According to a recent study, Ethiopia’s macro policymakers will face three major challenges and choices in 2022.
These are: Whether to tighten or loosen fiscal and monetary policies; Whether to pursue primarily domestic or primarily external financing sources for reconstruction spending; and Whether to allocate priority resources (particularly credit and forex) to the public or private sectors.
Here, we extract the study’s three key challenges and choices predicted to confront macro policymakers in 2022.
- First, there is likely to be significant tension between tightening and loosening macroeconomic policies, particularly in the fiscal and monetary arenas. Addressing inflation and other imbalances necessitates at least some policy tightening, whereas reconstruction needs will necessitate increased spending and policy relaxation in some areas.
- Second, given the obvious need for significantly increased government funding for recovery and reconstruction, an important question is whether this will be sought primarily from domestic or external sources. In other words, will a more independent (domestically driven) recovery be pursued, or will an international-supported recovery be pursued?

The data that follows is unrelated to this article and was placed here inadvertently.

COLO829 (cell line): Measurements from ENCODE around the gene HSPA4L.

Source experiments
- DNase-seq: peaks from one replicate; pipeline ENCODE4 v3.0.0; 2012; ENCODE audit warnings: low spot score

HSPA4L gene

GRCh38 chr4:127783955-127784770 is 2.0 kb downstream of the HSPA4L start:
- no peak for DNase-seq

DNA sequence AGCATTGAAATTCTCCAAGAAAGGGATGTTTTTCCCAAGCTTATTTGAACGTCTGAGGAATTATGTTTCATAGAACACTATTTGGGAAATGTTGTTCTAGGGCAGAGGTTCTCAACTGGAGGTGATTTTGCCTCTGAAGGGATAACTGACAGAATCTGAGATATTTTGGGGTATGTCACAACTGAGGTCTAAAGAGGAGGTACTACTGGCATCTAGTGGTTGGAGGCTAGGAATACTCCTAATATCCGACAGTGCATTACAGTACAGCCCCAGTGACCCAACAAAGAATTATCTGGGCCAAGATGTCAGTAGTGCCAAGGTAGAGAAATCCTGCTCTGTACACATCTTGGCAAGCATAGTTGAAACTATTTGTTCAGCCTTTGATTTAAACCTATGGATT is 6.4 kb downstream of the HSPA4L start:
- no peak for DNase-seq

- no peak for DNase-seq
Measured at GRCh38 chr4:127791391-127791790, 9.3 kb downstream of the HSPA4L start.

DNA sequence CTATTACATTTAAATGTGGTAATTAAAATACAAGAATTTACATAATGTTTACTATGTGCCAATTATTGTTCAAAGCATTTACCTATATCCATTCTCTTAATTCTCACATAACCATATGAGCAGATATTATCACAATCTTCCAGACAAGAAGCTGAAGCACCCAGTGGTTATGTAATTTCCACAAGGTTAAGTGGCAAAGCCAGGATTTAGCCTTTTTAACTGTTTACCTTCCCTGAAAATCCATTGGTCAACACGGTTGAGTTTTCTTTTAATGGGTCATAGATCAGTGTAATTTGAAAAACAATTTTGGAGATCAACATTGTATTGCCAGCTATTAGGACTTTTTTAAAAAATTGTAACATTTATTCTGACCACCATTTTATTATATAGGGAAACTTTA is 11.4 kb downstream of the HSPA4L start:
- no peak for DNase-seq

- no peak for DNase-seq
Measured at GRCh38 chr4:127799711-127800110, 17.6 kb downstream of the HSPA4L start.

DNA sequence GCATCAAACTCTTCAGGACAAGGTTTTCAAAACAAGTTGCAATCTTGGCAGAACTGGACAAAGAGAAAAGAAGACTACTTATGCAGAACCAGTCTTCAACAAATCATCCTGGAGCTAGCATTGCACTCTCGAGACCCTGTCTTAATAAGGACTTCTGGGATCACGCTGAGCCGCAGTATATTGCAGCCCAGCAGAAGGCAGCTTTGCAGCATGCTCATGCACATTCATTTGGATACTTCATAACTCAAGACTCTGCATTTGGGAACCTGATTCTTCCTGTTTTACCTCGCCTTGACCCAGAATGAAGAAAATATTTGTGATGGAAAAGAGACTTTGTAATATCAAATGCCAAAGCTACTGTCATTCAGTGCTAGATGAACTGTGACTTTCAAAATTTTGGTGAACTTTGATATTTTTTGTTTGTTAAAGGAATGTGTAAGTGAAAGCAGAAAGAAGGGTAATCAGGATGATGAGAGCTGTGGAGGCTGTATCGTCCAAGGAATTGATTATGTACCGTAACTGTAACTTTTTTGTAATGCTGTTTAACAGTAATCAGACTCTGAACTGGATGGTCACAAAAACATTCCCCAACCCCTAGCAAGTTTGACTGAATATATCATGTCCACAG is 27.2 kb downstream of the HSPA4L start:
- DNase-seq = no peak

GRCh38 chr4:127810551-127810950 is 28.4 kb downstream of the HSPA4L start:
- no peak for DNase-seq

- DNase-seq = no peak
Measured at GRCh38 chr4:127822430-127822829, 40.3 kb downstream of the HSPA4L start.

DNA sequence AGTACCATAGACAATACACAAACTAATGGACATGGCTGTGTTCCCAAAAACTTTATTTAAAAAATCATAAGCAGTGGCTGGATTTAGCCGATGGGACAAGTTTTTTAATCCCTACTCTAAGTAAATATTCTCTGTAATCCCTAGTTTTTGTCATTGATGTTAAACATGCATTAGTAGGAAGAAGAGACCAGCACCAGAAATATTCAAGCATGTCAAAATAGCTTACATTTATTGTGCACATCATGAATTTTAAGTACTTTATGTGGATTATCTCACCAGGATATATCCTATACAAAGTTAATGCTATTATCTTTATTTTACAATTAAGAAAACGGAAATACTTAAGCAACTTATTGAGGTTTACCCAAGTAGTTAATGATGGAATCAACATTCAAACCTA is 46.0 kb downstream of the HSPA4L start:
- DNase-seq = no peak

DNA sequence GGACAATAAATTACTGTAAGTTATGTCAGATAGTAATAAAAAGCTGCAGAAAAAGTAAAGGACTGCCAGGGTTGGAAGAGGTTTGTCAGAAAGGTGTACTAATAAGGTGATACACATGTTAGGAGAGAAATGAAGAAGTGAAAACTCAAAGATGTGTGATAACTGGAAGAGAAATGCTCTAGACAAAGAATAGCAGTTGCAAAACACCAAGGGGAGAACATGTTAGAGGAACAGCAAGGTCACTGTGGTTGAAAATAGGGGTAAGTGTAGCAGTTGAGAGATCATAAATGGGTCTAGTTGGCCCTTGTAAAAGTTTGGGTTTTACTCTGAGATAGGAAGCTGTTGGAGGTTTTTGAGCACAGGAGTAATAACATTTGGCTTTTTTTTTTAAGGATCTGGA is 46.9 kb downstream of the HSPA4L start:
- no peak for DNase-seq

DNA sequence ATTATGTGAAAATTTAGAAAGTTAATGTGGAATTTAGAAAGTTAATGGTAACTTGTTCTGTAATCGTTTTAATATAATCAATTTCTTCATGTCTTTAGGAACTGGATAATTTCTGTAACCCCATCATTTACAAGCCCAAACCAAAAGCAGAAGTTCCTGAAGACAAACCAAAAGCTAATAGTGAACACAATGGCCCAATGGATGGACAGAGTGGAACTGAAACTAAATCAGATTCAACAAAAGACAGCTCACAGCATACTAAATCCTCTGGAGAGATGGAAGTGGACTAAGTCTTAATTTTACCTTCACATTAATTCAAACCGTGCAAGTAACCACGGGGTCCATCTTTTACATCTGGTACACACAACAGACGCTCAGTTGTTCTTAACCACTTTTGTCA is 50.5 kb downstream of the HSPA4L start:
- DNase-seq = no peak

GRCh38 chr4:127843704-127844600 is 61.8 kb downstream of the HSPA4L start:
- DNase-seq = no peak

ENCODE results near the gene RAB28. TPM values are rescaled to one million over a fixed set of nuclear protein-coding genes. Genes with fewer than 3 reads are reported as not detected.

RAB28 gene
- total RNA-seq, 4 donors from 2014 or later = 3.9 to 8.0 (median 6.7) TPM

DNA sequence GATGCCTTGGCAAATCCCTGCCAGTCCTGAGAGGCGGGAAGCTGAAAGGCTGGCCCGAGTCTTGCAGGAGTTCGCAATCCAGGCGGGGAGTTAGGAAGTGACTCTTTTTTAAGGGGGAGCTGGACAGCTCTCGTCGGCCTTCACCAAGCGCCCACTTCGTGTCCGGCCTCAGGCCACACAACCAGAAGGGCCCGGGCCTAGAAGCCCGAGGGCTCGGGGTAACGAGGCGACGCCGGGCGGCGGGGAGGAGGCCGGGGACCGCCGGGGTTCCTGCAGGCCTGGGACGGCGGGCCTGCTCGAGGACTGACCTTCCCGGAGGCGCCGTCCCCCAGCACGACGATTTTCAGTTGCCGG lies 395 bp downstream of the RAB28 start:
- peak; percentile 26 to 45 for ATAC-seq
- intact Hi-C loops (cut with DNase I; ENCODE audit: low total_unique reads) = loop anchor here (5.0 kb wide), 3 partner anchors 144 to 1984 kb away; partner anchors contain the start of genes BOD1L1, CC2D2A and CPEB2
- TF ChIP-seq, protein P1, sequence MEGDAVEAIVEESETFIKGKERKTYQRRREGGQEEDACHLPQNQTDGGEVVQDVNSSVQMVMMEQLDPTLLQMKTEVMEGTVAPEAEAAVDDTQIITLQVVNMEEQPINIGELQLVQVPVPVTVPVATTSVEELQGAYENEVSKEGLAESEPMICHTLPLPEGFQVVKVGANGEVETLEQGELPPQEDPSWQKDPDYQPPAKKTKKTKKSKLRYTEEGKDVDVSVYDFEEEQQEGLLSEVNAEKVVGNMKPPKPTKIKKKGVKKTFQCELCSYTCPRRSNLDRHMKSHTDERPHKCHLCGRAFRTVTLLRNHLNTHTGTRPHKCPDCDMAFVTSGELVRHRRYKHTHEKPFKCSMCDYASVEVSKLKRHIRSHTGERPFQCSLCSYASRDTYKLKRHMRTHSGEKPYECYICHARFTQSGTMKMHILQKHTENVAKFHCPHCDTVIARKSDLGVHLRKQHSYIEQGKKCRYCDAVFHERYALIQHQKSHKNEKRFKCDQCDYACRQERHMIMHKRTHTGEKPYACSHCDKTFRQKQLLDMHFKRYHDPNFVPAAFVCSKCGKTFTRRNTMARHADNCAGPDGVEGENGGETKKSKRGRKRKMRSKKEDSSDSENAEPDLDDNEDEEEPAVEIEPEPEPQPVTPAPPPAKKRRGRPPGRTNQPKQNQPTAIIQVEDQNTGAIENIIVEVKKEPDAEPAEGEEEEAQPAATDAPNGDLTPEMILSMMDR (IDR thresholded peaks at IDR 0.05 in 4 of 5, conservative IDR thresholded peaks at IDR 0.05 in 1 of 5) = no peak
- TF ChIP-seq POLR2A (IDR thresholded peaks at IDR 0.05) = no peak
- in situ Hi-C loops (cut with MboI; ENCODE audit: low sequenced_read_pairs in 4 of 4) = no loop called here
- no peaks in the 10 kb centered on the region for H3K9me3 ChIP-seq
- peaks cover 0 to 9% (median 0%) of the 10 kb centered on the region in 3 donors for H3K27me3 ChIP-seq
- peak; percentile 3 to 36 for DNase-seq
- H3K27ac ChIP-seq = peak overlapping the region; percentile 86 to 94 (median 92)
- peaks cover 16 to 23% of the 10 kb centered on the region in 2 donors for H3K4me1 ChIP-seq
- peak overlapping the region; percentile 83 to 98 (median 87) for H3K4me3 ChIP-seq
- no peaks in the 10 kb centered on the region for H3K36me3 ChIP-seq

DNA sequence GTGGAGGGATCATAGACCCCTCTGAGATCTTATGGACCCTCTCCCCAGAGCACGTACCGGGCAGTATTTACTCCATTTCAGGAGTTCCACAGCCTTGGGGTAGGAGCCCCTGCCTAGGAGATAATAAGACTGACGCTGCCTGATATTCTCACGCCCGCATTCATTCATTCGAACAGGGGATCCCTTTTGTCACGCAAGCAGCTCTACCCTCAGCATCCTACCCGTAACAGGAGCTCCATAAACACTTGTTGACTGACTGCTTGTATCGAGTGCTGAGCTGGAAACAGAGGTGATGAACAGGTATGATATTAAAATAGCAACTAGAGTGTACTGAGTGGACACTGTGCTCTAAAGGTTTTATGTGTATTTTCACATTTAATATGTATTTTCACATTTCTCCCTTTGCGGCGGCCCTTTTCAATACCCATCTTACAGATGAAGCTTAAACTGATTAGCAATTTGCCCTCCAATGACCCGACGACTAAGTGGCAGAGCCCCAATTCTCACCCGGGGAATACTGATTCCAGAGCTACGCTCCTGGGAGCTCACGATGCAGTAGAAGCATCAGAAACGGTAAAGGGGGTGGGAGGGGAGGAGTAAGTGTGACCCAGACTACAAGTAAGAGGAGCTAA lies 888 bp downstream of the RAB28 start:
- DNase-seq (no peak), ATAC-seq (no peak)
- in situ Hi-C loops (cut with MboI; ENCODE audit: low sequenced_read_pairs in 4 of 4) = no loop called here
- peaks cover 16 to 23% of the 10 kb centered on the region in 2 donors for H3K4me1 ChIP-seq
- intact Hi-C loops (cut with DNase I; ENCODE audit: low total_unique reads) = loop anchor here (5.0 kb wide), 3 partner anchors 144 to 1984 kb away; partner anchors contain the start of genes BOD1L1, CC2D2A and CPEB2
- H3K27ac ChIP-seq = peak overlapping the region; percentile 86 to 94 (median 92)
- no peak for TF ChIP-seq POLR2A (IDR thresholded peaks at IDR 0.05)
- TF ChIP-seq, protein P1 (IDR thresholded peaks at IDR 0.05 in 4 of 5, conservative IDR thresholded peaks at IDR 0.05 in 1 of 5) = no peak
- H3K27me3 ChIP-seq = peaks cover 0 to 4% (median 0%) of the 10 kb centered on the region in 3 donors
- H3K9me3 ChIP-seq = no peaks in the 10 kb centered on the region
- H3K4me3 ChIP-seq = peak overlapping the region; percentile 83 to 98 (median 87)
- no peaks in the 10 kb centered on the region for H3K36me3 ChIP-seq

- Third, policymakers will need to strike the right balance between the public and private sectors in allocating key economic resources, particularly credit and foreign exchange. The allocation of loanable funds and forex supplies shifted heavily towards the public sector last year (which is understandable in a wartime economy), but how much of this shift back to increased private sector allocations will have a significant impact on 2022 developments and the business operating environment this year.
The Cepheus macroeconomic handbook indicates that ‘So far, and understandably given the circumstances, policy has favored loosening rather than tightening, domestic rather than external financing, and directing resources (forex/credit) to the public rather than private sectors.’
Source: Ethiopia Macroeconomic Handbook 2022, Cepheus Growth Capital Partners
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